Although social marketing principles have been successfully employed in school-based interventions to prevent obesity, use in early care and education (ECE) settings has been limited. This paper describes the use of the social marketing approach to develop an ECE-based intervention that encourages an ECE provider-parent partnership to improve the quality of preschool children's diets and their level of physical activity. A six-step social marketing approach for public health interventions guided the development of this ECE-based intervention. These steps were as follows: (i) initial planning, (ii) formative research, (iii) strategy development, (iv) program development, (v) implementation, and (vi) monitoring and evaluation. During this process, we reviewed current literature, conducted focus groups with ECE providers and parents, developed a detailed conceptual model and content map, created and tested the campaign concept, and developed final campaign materials along with strategies for its implementation. The final intervention resulting from this process was an 8-month campaign known as Healthy Me, Healthy We. The campaign is delivered by the child care center and includes branded materials for use in the classroom and at home. The final campaign is being evaluated in a cluster-randomized trial. Healthy Me, Healthy We offers an innovative approach to promoting healthy eating and physical activity during early childhood, a key developmental period, that leverages partnership between ECE providers and parents to affect behavior change.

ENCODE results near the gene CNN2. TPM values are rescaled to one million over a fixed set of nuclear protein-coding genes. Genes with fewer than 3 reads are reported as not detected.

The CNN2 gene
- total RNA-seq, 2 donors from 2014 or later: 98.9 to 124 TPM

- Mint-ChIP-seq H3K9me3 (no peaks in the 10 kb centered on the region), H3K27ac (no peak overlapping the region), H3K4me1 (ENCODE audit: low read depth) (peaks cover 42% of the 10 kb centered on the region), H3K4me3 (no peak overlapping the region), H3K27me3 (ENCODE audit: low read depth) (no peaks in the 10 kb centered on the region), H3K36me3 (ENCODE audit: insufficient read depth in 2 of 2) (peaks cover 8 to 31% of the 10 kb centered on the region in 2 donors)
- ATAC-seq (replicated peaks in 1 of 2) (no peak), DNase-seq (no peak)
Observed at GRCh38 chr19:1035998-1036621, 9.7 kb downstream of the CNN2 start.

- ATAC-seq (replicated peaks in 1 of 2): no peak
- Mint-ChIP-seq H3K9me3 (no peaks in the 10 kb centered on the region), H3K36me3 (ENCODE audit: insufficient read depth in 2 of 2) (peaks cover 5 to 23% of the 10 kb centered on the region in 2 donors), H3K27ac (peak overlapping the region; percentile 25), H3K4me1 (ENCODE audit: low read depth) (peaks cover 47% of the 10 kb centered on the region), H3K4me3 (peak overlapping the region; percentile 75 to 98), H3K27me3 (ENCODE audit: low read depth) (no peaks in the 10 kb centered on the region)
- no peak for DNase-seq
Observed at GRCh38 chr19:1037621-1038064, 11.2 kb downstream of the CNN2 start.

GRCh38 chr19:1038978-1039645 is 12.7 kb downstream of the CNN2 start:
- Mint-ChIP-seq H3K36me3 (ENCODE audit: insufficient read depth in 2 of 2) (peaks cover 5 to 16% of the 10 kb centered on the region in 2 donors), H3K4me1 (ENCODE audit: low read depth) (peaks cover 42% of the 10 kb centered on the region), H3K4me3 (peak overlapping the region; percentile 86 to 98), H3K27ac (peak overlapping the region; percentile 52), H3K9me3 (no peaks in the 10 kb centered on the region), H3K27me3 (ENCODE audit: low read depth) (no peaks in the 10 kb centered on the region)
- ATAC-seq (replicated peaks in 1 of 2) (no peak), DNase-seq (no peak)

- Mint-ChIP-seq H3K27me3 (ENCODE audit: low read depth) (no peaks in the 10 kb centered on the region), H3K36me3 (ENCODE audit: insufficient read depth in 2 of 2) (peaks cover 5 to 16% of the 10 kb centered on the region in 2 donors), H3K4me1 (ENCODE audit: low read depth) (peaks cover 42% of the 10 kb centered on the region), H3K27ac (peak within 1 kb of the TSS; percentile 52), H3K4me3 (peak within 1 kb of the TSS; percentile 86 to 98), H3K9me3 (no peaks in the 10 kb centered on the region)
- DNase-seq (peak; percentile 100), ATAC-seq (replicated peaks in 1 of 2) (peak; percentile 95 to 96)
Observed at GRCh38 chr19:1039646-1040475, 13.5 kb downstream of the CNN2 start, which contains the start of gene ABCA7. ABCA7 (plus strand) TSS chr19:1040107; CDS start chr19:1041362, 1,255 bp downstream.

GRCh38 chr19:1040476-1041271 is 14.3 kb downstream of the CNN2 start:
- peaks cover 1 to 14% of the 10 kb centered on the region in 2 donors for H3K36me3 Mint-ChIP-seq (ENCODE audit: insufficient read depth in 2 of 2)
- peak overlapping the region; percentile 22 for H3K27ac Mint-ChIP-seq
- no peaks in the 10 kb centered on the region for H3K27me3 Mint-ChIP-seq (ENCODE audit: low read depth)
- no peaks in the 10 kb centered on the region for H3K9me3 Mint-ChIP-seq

|Number of pages||13|
|Journal||Translational Behavioral Medicine|
|State||Published - Aug 1 2019|
Bibliographical noteFunding Information:
Acknowledgments: We would like to thank the following people who contributed to the development and execution of the HMHW project: Sydney Henson, Chioma Ihekweazu, Stephanie Mazzucca, Cody Neshteruk, Gina Tripicchio, Sally Scruggs, and Karoon McDowell, as well as the participating centers, providers, and families. This study was funded by the National Heart, Lung, and Blood Institute of the National Institutes of Health under Award Number R01-HL120969. This project was conducted out of the Center for Health Promotion and Disease Prevention at The University of North Carolina at Chapel Hill (UNC), which is a Prevention Research Center funded through a Cooperative Agreement with the Centers for Disease Control and Prevention (U48-DP005017). The content is solely the responsibility of the authors and does not necessarily represent the official views of the National Institutes of Health. The sponsor had no role in the study design, collection, analysis, or interpretation of the data; writing of the article; or decision to publish this article.
© 2018 Society of Behavioral Medicine 2018. All rights reserved.
- Child care
- Healthy behaviors
- Physical activity
- Social marketing
ASJC Scopus subject areas
- Applied Psychology
- Behavioral Neuroscience